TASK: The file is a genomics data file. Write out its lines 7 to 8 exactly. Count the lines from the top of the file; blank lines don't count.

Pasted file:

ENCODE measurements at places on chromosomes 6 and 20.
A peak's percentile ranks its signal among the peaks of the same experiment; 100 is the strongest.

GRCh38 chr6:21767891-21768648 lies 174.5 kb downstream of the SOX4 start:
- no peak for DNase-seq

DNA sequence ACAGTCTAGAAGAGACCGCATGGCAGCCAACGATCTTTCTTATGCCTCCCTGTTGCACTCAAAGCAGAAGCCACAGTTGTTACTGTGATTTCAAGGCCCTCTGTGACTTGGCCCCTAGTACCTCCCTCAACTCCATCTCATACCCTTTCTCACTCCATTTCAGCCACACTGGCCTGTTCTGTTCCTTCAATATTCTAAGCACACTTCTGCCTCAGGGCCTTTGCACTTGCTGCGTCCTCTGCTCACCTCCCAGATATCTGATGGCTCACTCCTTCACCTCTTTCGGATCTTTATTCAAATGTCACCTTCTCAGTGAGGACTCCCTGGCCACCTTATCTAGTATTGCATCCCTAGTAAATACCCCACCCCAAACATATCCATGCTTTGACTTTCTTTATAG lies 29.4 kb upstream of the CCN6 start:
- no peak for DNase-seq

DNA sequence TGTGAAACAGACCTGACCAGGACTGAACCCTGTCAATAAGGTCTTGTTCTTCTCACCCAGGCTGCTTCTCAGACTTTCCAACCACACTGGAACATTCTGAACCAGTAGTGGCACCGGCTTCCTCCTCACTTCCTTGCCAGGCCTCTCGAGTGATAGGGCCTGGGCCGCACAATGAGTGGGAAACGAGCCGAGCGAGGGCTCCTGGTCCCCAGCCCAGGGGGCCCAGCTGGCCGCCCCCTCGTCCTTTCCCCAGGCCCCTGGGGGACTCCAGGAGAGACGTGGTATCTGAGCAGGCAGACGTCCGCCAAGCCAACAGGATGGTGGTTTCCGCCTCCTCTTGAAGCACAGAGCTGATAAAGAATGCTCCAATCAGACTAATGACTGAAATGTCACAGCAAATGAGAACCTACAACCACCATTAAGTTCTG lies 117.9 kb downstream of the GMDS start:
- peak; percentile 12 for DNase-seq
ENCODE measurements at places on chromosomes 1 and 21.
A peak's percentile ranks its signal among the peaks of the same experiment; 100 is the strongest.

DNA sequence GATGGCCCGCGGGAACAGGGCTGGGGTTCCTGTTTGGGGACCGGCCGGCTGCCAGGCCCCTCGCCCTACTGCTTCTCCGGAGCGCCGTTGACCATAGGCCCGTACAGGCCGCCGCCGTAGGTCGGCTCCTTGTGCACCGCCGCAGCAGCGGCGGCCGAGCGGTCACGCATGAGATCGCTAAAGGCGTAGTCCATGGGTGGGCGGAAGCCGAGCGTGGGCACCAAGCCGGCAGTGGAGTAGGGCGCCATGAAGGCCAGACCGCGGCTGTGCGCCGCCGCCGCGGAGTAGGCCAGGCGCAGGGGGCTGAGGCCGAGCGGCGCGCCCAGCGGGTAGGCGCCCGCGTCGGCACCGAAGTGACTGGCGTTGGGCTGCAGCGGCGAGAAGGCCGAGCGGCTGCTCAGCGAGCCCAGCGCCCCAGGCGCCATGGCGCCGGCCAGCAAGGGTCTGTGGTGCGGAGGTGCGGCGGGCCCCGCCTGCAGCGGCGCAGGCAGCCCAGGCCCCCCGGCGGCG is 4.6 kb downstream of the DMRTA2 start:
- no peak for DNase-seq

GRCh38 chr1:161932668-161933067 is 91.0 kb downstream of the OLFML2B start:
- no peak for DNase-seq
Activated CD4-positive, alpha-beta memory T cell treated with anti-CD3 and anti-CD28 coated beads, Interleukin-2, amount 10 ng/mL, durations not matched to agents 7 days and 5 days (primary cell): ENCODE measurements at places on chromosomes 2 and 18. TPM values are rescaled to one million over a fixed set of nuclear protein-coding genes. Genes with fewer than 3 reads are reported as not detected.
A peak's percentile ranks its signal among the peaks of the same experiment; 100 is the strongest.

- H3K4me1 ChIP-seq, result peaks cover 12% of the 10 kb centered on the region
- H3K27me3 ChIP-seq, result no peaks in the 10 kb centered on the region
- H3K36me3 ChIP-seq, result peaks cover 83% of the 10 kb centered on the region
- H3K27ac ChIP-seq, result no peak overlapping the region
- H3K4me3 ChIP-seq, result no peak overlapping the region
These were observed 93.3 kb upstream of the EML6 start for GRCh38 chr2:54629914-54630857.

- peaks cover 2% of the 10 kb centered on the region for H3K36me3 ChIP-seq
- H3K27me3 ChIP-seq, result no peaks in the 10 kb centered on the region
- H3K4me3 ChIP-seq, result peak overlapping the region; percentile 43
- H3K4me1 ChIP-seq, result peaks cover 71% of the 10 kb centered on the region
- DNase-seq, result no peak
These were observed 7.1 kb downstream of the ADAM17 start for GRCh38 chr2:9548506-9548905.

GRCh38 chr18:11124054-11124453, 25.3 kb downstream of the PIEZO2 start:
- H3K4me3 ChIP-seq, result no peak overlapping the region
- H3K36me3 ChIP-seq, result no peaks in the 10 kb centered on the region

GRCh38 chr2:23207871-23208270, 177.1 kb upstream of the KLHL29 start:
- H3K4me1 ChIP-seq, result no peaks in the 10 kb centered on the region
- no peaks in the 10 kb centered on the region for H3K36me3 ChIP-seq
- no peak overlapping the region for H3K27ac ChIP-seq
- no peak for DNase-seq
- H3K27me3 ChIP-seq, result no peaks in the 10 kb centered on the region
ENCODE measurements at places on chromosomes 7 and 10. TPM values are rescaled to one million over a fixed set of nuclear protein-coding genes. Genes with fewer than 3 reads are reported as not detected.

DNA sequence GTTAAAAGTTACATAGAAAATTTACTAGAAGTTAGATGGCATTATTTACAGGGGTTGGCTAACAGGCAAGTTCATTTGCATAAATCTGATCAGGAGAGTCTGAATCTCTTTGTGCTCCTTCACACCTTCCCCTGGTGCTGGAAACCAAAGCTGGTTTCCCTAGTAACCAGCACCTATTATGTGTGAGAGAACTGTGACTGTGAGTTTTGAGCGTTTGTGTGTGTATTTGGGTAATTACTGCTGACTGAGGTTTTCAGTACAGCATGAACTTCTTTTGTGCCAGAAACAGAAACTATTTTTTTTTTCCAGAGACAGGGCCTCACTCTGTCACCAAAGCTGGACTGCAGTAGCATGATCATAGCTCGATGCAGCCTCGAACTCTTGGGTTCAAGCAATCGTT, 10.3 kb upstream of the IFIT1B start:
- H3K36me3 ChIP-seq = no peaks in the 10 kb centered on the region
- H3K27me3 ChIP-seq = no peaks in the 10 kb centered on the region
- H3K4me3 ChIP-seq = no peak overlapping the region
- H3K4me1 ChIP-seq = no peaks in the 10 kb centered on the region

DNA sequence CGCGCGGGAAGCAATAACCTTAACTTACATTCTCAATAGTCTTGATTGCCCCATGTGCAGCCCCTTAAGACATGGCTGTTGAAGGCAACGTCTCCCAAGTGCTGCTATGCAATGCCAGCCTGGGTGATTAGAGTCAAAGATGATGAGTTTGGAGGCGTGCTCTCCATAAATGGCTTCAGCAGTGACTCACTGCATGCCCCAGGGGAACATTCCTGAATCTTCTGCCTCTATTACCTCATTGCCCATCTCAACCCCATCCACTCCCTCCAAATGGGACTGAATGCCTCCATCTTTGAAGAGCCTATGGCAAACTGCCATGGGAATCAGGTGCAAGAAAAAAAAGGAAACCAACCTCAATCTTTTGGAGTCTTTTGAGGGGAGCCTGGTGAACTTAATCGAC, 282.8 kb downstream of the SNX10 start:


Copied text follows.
DNA sequence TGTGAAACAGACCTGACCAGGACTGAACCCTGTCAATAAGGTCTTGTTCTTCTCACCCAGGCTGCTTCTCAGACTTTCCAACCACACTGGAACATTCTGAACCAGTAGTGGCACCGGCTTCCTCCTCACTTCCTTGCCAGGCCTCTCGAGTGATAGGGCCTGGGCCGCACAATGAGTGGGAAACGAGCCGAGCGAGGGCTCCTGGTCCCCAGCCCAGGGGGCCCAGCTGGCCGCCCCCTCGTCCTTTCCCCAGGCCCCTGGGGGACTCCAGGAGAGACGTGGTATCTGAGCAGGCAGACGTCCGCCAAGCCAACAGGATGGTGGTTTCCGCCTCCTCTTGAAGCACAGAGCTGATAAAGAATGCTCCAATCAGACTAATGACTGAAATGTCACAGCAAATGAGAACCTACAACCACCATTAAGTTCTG lies 117.9 kb downstream of the GMDS start:
- peak; percentile 12 for DNase-seq